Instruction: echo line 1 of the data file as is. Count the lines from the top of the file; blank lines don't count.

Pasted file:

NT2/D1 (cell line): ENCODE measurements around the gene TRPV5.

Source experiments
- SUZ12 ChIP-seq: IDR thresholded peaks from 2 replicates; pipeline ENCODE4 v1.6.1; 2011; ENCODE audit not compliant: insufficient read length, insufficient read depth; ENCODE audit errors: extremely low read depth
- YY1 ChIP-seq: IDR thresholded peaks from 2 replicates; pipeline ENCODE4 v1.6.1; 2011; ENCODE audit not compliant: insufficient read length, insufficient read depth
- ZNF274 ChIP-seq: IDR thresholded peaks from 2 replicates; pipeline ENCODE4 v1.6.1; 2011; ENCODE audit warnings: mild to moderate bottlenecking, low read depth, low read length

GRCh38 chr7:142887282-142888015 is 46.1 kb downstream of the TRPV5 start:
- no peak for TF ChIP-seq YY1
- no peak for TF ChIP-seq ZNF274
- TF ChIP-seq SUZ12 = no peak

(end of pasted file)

NT2/D1 (cell line): ENCODE measurements around the gene TRPV5.